Nearly every film is a journey of some kind, with the characters ending up in a different place (even if just emotionally) than where they were when they started.
The road movie, of course, takes this literally. The Wisconsin Film Festival recently screened two movies about characters taking very long — and wildly different — trips: “Road to La Paz” and “Paths to the Soul.”
“Road to La Paz,” which played Wednesday, is an engaging buddy comedy from Argentina, starring Rodrigo de la Serna as an unemployed man whose phone number gets mistaken for that of a car service. He pranks a couple of the callers, then decides what the heck, and starts earning money driving people around and pretending to work for the car service.
A garlic-munching elderly Muslim (Ernesto Suarez) is one of his regular customers, and one day has a proposition for him — drive him all 1,800 miles to La Paz, Bolivia, to see his brother. Needing the cash, the driver agrees, and what follows is a warm-hearted road trip that includes encounters with Muslim families, highway bandits and a pair of very friendly dogs.
But it’s the budding friendship between the two men that sticks with the viewer, buoyed by a terrific instrumental rock soundtrack playing on the car stereo. It's a film guaranteed to put somebody in a good mood.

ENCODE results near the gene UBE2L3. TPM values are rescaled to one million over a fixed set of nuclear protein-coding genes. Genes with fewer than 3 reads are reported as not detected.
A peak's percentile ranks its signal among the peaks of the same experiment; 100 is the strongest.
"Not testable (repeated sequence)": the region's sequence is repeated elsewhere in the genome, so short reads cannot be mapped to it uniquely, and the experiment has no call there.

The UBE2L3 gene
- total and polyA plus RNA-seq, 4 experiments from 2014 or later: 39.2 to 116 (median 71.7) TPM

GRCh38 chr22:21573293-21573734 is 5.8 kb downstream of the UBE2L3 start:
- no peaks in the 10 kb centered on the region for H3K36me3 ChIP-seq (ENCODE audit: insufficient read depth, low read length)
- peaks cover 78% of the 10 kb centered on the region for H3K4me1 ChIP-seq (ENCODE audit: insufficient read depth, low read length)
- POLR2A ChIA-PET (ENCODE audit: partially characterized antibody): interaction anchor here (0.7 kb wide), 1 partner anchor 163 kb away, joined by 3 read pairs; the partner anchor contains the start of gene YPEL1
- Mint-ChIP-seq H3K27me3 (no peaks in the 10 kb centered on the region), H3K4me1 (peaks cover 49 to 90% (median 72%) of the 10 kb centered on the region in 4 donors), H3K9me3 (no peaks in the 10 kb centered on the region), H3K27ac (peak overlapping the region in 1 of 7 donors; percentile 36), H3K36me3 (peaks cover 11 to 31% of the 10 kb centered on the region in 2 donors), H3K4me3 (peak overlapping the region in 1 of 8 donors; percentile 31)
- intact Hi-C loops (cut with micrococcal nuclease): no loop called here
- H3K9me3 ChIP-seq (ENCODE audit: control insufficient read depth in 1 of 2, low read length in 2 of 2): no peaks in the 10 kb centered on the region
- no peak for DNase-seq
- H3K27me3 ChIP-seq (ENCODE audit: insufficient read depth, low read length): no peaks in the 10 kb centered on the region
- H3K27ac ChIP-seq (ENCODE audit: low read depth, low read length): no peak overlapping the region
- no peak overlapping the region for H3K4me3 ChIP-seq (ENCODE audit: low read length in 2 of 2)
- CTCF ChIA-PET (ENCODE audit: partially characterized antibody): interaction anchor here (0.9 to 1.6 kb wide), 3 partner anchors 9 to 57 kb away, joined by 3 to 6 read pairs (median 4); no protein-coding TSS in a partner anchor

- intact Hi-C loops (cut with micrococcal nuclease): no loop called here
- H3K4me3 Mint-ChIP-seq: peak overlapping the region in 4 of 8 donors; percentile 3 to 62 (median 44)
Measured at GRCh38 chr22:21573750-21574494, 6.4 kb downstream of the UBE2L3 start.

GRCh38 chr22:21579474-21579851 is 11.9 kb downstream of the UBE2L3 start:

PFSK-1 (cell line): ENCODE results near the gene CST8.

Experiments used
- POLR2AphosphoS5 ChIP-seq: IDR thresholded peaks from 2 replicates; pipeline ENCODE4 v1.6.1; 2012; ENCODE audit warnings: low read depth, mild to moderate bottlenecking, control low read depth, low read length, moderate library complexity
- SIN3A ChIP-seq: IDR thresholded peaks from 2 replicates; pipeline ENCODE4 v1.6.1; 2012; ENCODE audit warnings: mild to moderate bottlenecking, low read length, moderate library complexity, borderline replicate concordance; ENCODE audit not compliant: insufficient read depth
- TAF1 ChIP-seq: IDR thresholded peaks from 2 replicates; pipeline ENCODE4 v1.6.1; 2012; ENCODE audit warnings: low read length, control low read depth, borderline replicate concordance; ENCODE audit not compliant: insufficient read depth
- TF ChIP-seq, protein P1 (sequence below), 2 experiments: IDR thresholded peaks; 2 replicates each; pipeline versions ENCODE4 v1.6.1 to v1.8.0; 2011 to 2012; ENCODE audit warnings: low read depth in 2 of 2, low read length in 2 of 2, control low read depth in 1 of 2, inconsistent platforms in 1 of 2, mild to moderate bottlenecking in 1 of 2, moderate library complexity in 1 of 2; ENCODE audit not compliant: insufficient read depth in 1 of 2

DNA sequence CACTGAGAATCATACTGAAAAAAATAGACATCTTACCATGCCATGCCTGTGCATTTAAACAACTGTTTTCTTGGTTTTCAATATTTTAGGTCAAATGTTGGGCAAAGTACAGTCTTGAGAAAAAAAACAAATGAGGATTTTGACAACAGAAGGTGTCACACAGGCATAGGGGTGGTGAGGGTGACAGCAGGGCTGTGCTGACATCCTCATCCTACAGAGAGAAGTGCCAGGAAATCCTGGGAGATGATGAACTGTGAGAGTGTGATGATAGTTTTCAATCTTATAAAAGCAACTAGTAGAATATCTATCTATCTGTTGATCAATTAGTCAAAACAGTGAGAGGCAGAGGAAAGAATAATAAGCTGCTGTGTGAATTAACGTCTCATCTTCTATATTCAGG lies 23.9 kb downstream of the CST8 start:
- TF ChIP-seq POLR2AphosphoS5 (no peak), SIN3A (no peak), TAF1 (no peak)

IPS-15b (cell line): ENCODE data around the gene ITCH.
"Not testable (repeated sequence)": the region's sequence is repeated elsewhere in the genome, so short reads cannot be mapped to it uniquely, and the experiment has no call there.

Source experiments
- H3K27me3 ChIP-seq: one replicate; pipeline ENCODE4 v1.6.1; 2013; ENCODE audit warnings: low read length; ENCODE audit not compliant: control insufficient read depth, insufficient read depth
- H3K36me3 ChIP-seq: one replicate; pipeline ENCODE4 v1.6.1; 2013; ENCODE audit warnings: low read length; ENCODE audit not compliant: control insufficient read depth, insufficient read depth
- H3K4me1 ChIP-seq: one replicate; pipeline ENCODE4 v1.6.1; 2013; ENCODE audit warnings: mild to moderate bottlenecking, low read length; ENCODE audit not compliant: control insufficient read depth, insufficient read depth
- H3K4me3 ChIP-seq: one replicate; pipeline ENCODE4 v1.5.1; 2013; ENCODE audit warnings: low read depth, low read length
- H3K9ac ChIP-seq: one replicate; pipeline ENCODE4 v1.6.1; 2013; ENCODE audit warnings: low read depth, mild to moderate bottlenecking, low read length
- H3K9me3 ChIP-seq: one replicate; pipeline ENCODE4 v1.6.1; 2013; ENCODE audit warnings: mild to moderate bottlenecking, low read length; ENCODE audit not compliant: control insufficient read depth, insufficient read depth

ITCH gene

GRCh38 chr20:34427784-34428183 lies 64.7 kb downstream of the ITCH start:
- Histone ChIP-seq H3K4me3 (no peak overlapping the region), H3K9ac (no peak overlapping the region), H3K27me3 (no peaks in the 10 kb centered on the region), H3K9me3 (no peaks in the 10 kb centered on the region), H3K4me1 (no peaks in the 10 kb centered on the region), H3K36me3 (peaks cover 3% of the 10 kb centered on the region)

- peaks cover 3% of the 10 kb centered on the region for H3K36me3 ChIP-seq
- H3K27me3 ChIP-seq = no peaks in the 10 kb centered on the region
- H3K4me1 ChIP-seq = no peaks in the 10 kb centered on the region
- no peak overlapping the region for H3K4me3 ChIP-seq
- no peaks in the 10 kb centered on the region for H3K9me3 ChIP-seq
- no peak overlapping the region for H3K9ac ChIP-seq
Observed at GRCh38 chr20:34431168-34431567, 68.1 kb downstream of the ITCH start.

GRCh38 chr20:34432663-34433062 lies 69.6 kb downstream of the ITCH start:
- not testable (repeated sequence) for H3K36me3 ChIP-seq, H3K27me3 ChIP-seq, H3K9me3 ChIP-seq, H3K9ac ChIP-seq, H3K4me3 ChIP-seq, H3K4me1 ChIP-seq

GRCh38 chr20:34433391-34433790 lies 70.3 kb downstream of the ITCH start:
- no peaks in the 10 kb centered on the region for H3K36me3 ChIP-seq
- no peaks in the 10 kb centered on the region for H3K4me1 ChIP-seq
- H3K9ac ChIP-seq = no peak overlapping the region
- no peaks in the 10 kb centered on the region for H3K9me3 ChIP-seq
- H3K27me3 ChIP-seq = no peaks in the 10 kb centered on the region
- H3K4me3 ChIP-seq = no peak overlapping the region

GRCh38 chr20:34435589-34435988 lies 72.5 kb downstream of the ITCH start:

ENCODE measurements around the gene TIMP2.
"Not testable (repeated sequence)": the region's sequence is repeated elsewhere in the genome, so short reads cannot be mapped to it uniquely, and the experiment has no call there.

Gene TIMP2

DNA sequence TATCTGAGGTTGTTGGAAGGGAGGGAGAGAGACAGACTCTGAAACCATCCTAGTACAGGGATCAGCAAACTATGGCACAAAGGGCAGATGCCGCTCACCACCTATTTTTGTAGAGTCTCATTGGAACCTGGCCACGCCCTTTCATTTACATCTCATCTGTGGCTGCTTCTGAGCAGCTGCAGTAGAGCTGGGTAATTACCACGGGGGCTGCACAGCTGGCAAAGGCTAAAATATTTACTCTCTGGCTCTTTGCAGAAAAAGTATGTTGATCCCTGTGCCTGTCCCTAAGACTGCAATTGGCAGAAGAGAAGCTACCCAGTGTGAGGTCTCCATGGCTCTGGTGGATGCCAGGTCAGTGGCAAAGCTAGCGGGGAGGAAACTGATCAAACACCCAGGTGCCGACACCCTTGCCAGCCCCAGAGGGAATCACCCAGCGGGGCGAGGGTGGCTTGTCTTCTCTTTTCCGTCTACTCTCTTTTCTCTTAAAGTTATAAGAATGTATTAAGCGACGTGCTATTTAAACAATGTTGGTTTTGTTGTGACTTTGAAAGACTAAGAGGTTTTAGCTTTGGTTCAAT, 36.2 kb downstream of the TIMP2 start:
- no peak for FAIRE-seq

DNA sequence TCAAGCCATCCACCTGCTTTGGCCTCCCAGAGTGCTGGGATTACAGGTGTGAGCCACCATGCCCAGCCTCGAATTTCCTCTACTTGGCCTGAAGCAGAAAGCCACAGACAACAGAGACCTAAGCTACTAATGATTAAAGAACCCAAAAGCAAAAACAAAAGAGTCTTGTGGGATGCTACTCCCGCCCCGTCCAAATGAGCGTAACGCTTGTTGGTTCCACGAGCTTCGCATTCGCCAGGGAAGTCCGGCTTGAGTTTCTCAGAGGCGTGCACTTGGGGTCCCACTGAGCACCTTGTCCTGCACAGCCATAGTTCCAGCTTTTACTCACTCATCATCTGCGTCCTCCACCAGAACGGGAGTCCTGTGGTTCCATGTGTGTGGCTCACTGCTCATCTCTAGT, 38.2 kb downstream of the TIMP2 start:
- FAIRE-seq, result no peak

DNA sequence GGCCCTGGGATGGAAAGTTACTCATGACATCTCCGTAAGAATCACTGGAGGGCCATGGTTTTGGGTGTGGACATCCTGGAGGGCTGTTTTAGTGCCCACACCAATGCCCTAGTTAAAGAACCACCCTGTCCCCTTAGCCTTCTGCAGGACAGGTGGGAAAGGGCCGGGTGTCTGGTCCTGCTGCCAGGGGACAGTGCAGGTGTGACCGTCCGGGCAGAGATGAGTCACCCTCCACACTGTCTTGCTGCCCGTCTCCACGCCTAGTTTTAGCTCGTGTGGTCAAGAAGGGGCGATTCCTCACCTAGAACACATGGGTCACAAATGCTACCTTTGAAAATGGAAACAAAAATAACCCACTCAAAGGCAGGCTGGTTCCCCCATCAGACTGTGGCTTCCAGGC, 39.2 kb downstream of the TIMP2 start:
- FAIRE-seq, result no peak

The journey in Zhang Yang’s “Paths to the Soul,” which also played Wednesday, is a little shorter (1,200 miles) but is almost impossible to wrap your brain around. A group of Chinese Buddhists travel from their village to the Tibetan holy shrines at Lhasa, entirely on foot.
Actually, the idea of taking such a long journey on foot is incredible enough for Western audiences to believe. But the pilgrims also prostrate themselves every few steps — stopping, dropping to the ground, bowing and touch their heads to the concrete highway. Every few steps. For 1,200 miles.
“Paths to the Soul” is not a documentary, but a narrative film using non-professional actors apparently recreating the journey. It is, understandably, slow going for both travelers and audience, with little drama along the way.
As the film goes on, one falls into the meditative rhythms of the journey — stop, bow, touch, repeat — and realize we’re watching an expression of devotion that's ancient and powerful. In both the films, the journey is as important as the destination.